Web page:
-Establish mental health courts on a federal level, and coordinate federal courts and state-run mental health facilities.
-Move crimes that SMI commit in the federal system into state courts.
-Provide a digitized system to connect county/hospital medical records to jails and prisons.
-Mandate a way for families to provide medical history to jail/prison doctors to inform treatment.
-Provide uniform psychiatric screening of the incarcerated and use standardized protocols for medication of SMI prisoners.
-Require strict limits on waiting for trial time.

PLEASE INCLUDE SMI IN YOUR PLATFORM by Dede Ranahan

Hi Mental Health for US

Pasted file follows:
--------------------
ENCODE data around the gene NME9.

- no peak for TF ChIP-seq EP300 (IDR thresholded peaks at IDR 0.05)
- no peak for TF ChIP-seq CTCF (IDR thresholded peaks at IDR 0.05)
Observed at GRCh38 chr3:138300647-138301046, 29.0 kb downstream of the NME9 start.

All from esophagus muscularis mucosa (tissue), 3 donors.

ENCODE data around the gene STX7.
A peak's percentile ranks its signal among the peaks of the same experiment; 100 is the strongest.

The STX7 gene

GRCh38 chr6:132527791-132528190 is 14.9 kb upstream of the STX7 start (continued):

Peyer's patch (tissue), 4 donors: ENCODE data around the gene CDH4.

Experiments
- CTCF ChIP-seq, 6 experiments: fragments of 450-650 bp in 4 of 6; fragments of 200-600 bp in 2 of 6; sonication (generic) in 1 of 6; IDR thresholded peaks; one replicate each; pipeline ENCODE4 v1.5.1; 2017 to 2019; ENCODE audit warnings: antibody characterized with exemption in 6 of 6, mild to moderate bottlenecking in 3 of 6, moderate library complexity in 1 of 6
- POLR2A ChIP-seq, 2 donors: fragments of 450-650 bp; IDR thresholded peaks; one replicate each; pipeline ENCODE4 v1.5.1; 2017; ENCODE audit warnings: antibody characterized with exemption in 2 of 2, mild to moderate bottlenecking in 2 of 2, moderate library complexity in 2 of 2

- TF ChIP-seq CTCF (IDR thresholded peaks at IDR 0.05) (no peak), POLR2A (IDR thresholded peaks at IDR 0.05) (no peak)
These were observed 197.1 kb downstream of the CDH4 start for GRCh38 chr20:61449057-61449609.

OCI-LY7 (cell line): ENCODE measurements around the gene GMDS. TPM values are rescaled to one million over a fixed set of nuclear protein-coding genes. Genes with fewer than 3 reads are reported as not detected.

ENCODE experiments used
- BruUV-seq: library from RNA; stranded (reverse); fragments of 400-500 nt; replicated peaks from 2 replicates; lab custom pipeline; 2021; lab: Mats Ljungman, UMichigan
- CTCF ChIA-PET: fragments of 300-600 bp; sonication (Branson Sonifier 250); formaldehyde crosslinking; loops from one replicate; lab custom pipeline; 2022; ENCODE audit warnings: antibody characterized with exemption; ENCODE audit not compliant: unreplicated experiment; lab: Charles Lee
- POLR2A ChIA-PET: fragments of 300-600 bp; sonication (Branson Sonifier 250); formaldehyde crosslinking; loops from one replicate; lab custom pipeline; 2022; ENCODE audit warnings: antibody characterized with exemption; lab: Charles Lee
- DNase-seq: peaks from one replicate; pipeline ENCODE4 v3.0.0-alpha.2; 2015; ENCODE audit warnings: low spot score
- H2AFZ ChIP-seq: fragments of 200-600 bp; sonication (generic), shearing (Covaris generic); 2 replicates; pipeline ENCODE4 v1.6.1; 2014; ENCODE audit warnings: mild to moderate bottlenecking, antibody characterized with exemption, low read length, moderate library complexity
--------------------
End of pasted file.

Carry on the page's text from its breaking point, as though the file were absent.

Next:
Just discovered you and your platform asking 2020 political candidates to talk about mental health in their campaigns. I see no specific mention of serious mental illnesses (SMI) such as schizophrenia, schizo-affective disorder, bipolar disorder, etc. Some people are not able to recover from SMI and languish in prison, in solitary, in not-so-good care homes or in their parents’ back bedroom for years and years.

I belong to a dozen Facebook groups of families of the SMI. Their stories are horrific and from across the nation. They’re not able to find help anywhere.

I want to support your efforts. I’ve been sending letters to candidates and calling on Facebook and on my blog for 2020 candidates to step up, speak about, and put forth national plans for SMI that do the following: Reform HIPAA, repeal the IMD exclusion, do brain research into these insidious brain diseases, provide for long-term care and short-term outpatient services, improve access, provide housing, supported education, and family supports. Not simply mental health. Not simply drug and alcohol addiction. Serious mental illness.